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Annals of Behavioral Medicine

, Volume 22, Issue 4, pp 330–333 | Cite as

The use of refusal postcards in recruiting older adults

  • Carol J. Verboncoeur
  • Anita L. Stewart
  • Abby C. King
  • Stephanie Rush
  • Barbara Y. McLellan
  • Kris Mills
Brief Report

Abstract

This article examines whether a refusal postcard makes recruitment more efficient or instead reduces response rates to a telephone survey of older adults. Medicare health maintenance organization (HMO) members were randomly sampled in sequential phases. All samples received an initial contact letter from a HMO geriatrician. A refusal postcard was included in the first sample (N=178); however, the remaining six samples did not receive this postcard (N=1,003). An overall refusal rate of 32% was observed when postcards were included versus a 14% rate of refusal when postcards were excluded (p<.001). When potential respondents were reached by telephone, refusal rates were similar (9% versus 10%). Despite the higher refusal rate among the sample receiving the refusal postcard, no significant differences in demographics, health, and health behaviors were observed between the two final sample groups completing the survey. We conclude that refusal postcards greatly increase the refusal rates without offering any prescreening advantage in the recruitment process of older adults and could increase the costs of recruitment for a telephone survey. Furthermore, use of a refusal postcard precludes individuals from making fully informed decisions about participating in research.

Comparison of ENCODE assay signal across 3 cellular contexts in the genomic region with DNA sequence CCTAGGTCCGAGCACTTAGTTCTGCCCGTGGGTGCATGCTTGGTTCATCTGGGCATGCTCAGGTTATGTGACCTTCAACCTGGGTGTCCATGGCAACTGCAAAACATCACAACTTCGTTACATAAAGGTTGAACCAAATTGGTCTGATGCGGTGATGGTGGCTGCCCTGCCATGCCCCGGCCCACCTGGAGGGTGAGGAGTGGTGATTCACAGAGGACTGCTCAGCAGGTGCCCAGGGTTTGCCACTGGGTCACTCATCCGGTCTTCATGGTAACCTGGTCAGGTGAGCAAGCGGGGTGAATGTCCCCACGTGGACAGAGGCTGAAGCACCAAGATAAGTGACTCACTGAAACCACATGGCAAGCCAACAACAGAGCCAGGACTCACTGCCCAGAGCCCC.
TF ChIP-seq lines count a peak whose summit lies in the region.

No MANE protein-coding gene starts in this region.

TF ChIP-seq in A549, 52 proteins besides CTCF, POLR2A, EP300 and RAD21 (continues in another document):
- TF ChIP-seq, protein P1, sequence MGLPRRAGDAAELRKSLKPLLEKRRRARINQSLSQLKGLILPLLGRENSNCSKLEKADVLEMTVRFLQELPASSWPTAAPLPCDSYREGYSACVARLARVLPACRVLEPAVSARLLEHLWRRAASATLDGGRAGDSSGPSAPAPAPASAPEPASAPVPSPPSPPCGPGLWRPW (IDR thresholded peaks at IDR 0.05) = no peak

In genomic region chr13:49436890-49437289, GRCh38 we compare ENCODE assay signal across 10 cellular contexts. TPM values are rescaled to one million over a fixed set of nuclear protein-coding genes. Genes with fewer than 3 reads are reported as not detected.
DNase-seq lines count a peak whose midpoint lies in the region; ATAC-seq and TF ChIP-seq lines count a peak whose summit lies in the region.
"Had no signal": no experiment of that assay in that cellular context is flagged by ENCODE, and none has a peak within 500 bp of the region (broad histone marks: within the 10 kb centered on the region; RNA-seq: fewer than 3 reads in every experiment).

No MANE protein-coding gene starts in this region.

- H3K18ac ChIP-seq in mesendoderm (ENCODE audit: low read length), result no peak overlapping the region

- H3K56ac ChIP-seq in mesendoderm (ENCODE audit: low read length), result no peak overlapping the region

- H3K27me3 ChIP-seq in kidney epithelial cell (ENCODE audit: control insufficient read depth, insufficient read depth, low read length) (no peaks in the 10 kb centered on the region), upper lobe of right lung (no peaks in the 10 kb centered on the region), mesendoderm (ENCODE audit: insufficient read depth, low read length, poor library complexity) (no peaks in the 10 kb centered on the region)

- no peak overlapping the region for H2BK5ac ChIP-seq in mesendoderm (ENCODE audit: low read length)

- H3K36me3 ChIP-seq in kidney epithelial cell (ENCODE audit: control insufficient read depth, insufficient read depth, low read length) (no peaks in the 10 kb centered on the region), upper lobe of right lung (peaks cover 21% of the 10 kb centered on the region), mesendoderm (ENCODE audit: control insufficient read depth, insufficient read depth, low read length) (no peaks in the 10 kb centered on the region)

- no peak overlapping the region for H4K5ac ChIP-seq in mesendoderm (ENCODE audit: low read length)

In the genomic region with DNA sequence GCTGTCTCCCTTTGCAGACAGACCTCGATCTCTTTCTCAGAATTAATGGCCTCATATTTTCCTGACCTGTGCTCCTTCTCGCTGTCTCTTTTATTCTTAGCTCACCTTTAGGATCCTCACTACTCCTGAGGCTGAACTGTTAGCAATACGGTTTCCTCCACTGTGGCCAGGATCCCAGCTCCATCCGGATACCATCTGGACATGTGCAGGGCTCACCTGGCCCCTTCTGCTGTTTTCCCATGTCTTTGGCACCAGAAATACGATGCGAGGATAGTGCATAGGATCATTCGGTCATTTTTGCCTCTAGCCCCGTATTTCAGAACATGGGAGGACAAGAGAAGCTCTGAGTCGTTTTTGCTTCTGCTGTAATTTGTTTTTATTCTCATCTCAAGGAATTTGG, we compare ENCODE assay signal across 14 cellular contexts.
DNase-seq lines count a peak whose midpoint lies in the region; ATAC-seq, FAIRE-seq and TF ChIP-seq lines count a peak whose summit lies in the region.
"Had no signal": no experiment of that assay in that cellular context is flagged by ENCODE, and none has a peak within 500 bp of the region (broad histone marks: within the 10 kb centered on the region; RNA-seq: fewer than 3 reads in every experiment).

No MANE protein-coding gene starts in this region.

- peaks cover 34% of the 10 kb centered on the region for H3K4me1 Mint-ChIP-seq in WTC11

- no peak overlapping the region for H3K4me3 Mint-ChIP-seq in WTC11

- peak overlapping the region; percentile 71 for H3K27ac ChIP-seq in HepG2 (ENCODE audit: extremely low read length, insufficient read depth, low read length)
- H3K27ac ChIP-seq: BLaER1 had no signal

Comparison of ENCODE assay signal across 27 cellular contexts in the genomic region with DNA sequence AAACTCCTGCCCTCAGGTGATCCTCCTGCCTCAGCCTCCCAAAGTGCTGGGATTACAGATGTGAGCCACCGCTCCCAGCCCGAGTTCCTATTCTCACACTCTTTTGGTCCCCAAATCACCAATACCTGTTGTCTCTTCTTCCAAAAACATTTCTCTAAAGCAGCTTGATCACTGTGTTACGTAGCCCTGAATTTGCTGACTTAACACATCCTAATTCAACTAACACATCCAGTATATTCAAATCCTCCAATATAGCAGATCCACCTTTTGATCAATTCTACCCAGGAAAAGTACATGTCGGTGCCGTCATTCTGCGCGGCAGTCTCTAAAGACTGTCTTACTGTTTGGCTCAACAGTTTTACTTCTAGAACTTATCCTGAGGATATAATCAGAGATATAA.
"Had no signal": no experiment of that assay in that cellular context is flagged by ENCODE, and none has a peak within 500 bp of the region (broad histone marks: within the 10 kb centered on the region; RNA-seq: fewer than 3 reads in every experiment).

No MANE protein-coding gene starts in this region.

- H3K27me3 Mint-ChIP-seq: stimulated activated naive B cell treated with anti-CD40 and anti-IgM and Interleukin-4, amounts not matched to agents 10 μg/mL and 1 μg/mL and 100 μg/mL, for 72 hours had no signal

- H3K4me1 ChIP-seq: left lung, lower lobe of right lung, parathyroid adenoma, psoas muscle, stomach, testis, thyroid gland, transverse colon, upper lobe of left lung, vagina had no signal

Keywords

Telephone Survey Health Maintenance Organization Health Promotion Program Potential Respondent Refusal Rate 
These keywords were added by machine and not by the authors. This process is experimental and the keywords may be updated as the learning algorithm improves.

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Copyright information

© The Society of Behavioral Medicine 2000

Authors and Affiliations

  • Carol J. Verboncoeur
    • 1
  • Anita L. Stewart
    • 1
  • Abby C. King
    • 2
  • Stephanie Rush
    • 1
  • Barbara Y. McLellan
    • 1
  • Kris Mills
    • 1
    • 2
  1. 1.Institute for Health & AgingUniversity of CaliforniaSan Francisco
  2. 2.Stanford School of MedicineStanford UniveristyStanfordUSA

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